A House Judiciary Committee hearing is scheduled next week on a bill that would ban abortions after 20 weeks in D.C.
The bill would make it illegal for doctors to perform abortions after 20 weeks, with violators being hit with fines or prison sentences.
D.C. activists, according to Roll Call, have rallied against the legislation for what they see as a violation of local autonomy. But at the same time they have been calling on allies on the abortion rights community to join the fight.
Del. Eleanor Holmes Norton (D-D.C.) had this to say, via Roll Call:
“We do not intend to succumb to the insatiable Republican obsession with interfering with the rights of women in our city,” she said at the time of the introduction of Rep. Trent Franks’ (R-Ariz.) measure.
But Franks, who is chair of the Judicial Subcommittee on the Constitution, told Roll Call that this bill is a top priority in the pro-life community.
* Virginia pro-choice activists have started a campaign to undo “extreme targeted regulations on abortion providers” before a required vote by the state’s Board of Health to make the regulations permanent, according to The Washington Times.
The temporary rules that were implemented in December call for existing abortion providers that perform five or more first-trimester abortions per month to meet the same standards as surgery centers built after 2010. This includes specific architectural standards, staffing levels and medical supplies, according to The Times.
The board is expected to adopt permanent regulations before these expire at the end of the year.
“I am writing to you as an individual, a citizen, a woman and a mother,” Molly Taylor Vick of Richmond wrote to the 15 members of the Board of Health on Thursday. “I had not participated in this type of activism prior to the demonstrations at the Capitol this past General Assembly session. There are thousands of people just like me. […] We seek to educate the board members, independent citizens like ourselves, to make the informed decision and vote against these partisan, targeted regulations which have no scientific basis or relationship to the health and safety you were appointed to protect.”
* State legislators from both parties are trying to defeat Gov. Bob McDonnell’s proposed amendment to cut funding for nonprofit agencies that provide community-based services to senior citizens.
According to The Roanoke Times, McDonnell proposed an amendment to the newly passed state budget that would slash funding that lawmakers approved last month for certain Area Agencies on Aging -- an agency that administers in-home and community-based services for seniors.
Some directors of these agencies around the state said McDonnell’s proposal would force them to reduce services such as Meals on Wheels, adult day care and transportation for non-emergency medical services.
"It may mean that people end up going to hospitals and nursing homes because they can't get services to stay at home," said Susan Williams, the Roanoke-based executive director of the LOA Area Agency on Aging, which serves most of the Roanoke Valley, as well as Craig County, Alleghany County and Covington. "Our goal is to help people stay at home for as long as possible, where they can stay safely," Williams said. "And we have volunteers who deliver meals who make every dime count every way we can."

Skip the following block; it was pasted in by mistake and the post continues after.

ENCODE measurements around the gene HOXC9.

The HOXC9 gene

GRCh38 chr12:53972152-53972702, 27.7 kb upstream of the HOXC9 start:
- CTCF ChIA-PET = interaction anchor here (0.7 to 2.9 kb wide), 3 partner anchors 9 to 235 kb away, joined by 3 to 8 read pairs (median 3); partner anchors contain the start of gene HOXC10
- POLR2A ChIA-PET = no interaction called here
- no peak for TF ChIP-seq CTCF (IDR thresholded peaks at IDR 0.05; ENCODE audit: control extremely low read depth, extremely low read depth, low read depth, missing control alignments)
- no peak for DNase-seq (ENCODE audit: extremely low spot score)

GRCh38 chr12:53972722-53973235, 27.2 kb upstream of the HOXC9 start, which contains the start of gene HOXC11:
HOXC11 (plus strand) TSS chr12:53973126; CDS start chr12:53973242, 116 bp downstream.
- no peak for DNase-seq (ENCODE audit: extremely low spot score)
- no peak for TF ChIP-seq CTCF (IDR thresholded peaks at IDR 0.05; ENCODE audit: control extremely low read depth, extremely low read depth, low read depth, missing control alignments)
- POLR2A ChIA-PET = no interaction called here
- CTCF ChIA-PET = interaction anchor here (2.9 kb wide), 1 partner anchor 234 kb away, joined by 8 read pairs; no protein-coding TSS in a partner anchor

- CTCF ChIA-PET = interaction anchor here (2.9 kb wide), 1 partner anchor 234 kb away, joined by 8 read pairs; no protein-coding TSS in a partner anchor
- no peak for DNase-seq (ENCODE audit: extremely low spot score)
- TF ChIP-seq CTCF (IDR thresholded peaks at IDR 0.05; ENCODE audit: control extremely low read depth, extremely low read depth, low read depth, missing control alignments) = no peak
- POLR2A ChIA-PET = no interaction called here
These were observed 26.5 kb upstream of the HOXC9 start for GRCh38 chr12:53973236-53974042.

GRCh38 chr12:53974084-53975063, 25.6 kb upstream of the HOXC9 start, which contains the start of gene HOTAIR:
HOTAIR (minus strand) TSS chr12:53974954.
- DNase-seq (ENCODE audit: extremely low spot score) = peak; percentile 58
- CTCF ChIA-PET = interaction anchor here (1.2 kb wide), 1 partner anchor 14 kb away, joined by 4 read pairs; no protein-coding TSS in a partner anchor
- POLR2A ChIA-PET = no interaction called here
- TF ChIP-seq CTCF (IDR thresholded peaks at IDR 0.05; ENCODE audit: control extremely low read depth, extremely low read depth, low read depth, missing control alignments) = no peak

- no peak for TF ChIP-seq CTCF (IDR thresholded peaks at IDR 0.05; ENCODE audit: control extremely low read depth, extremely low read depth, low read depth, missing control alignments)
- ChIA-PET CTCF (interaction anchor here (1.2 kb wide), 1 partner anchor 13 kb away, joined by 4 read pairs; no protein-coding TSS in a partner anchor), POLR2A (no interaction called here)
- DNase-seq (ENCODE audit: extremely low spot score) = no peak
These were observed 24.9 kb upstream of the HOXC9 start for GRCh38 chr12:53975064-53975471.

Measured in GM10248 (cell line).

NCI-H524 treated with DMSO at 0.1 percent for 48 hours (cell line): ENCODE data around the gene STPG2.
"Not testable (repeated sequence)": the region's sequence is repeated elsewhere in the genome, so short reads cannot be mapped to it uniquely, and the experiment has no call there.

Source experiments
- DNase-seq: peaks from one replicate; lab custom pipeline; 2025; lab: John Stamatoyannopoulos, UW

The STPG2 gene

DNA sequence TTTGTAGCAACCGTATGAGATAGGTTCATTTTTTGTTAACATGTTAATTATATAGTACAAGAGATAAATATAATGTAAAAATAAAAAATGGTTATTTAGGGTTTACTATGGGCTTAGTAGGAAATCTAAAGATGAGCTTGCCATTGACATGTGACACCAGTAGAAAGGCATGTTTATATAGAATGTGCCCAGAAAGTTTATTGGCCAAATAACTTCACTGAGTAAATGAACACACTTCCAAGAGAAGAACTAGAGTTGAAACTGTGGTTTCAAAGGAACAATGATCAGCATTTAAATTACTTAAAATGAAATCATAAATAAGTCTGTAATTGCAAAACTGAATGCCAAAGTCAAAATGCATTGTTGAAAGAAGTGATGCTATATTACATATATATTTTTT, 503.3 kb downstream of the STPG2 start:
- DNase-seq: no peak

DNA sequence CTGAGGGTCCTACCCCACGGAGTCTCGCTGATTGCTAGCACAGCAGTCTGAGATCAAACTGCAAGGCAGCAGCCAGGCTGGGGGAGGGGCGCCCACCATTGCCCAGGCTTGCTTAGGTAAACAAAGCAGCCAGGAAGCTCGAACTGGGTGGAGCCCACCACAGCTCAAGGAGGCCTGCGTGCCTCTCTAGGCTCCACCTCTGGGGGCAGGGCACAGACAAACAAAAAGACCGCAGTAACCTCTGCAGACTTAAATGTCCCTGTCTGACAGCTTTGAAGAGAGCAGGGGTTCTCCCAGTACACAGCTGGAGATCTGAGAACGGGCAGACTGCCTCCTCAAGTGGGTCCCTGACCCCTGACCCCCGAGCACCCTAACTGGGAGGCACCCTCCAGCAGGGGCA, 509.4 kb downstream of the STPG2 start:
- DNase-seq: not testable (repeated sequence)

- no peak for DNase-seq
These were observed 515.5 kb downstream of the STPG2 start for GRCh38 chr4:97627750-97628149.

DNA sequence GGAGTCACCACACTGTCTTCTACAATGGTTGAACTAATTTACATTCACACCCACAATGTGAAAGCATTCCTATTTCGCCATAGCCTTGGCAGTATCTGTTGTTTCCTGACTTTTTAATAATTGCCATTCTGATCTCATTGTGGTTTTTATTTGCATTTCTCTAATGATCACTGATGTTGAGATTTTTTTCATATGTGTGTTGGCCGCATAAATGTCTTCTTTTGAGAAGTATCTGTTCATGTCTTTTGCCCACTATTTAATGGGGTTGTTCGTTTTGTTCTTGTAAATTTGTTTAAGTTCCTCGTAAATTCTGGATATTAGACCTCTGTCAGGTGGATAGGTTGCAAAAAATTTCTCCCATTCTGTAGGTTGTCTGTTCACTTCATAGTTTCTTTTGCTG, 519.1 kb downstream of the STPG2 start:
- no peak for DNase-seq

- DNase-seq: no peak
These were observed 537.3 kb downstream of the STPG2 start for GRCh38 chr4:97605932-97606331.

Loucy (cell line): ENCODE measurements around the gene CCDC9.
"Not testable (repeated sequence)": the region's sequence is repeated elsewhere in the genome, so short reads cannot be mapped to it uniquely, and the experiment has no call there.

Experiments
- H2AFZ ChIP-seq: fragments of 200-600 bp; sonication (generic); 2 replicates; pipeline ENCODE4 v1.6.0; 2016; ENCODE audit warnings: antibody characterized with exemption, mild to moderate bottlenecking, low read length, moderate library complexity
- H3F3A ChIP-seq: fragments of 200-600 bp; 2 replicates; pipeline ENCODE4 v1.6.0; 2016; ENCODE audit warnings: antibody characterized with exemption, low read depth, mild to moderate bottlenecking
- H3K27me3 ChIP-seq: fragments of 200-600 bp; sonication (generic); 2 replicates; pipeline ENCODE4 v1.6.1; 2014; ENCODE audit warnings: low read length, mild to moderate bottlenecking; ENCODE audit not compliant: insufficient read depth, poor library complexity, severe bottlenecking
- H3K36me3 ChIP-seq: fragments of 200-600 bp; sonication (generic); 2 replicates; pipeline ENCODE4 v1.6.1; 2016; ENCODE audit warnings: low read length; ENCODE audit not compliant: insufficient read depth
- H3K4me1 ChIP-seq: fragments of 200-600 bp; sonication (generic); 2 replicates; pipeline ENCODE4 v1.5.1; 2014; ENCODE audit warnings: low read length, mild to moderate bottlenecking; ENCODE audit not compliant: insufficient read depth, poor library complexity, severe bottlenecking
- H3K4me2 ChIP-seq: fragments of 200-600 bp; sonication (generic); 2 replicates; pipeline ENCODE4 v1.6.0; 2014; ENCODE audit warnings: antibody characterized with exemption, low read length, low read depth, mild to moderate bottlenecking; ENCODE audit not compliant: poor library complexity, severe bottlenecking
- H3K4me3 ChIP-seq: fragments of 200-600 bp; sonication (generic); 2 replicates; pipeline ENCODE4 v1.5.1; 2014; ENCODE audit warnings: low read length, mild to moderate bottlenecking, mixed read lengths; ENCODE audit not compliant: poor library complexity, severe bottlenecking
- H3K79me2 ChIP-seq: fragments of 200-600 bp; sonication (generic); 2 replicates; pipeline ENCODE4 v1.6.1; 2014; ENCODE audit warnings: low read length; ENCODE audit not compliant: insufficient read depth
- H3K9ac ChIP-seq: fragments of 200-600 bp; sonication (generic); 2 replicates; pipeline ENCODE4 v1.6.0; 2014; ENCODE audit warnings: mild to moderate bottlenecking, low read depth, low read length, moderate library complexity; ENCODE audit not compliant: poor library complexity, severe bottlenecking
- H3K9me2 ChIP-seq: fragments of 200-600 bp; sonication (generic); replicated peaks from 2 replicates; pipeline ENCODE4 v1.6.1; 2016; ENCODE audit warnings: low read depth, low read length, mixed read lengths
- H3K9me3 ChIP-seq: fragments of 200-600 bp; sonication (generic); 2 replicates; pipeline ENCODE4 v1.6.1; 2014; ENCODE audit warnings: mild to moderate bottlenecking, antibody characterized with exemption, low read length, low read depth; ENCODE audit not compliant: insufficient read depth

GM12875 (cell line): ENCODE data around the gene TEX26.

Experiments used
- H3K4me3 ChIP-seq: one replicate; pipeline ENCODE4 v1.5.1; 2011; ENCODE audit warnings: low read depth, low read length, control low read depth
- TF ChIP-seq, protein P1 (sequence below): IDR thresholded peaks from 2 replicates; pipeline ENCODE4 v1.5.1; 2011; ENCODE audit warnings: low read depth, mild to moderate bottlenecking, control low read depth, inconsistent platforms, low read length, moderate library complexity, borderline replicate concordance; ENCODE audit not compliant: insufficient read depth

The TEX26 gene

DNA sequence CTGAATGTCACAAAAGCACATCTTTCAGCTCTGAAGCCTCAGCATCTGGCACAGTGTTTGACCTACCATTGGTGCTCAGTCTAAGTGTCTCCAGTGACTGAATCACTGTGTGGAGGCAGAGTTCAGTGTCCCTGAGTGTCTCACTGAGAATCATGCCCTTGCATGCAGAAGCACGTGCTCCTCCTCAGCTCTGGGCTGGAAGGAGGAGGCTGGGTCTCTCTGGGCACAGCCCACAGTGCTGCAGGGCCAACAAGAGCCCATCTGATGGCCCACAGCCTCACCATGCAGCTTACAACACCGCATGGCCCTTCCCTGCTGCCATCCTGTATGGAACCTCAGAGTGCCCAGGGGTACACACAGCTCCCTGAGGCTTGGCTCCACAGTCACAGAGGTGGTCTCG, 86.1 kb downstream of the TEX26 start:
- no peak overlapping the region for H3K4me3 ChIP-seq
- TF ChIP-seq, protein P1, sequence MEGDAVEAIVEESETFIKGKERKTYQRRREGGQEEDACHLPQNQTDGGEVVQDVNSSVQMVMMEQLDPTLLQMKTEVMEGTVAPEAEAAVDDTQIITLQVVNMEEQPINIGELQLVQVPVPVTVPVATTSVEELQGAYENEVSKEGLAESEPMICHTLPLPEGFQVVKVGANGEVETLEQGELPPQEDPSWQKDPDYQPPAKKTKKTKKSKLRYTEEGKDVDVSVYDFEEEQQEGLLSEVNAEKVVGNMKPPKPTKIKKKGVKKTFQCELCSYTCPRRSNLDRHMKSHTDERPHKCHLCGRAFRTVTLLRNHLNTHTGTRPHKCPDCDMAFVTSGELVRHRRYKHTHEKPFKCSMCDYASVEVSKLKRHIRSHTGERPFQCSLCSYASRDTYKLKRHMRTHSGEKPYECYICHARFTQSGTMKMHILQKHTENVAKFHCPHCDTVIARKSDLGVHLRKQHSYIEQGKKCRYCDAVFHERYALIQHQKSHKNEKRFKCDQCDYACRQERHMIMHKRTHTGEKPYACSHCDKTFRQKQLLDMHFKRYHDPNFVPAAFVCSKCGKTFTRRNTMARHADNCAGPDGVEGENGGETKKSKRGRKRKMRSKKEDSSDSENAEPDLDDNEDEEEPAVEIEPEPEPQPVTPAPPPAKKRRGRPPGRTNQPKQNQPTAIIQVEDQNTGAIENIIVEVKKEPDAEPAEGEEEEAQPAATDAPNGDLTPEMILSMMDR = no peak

* D.C. Mayor Vincent Gray proposed Thursday to restore funding for emergency care benefits for illegal immigrants living in the District.
The move comes just days before the D.C. Council votes on his proposed budget for the first time.
Under pressure to plug a $172 million budget hole, The Washington Examiner reports that Gray originally proposed dramatic funding cuts for members of the D.C. Healthcare Alliance, the city-run insurance program that largely caters to illegal immigrants.
The plan immediately drew criticism from at-large Councilman David Catania, who chairs the council’s health program.
With Gray’s new plan, according to The Washington Examiner, the federal government would pay 70 percent of the costs of emergency funding for Alliance members under a federal provision that permits the use of Medicaid funds for emergency care for people who would otherwise be eligible for Medicaid if it wasn’t for their citizenship status.
The new proposal would move non-emergency care outside the managed care plan and cap the costs at what it ultimately pays in the 2012 fiscal year, forcing hospitals to share in the responsibility for funding non-emergency care with no impact on patient access if costs exceed beyond the funding limit.
* The guest list at Virginia universities in recent weeks has read like a who’s who in American politics.
The president had the first lady by his side as he launched his re-election campaign at Virginia Commonwealth University last Saturday. The first lady will deliver a commencement address Friday at Virginia Tech University and Mitt Romney is Saturday’s commencement speaker at Liberty University in Lynchburg.
According to The Richmond Times-Dispatch, Northern Virginia Community College -- which has a focus on worker training -- has been a favorite for presidents since Jimmy Carter's visit to the school's Loudoun County campus in 1980. Presidents George H.W. Bush, Bill Clinton and President George W. Bush also made visits to NVCC. Obama has made five visits as president.
The RTD reports that sometimes the presidents or candidates incur the costs of the visits, while other visits cost the universities large chunks of money.
“Virginia Tech expects to pay some of the expenses resulting from Michelle Obama's commencement appearance. Spokesman Mark Owczarski said the university would pick up costs for additional staging that will be needed to accommodate the news media and to buy satellite time for broadcast media.”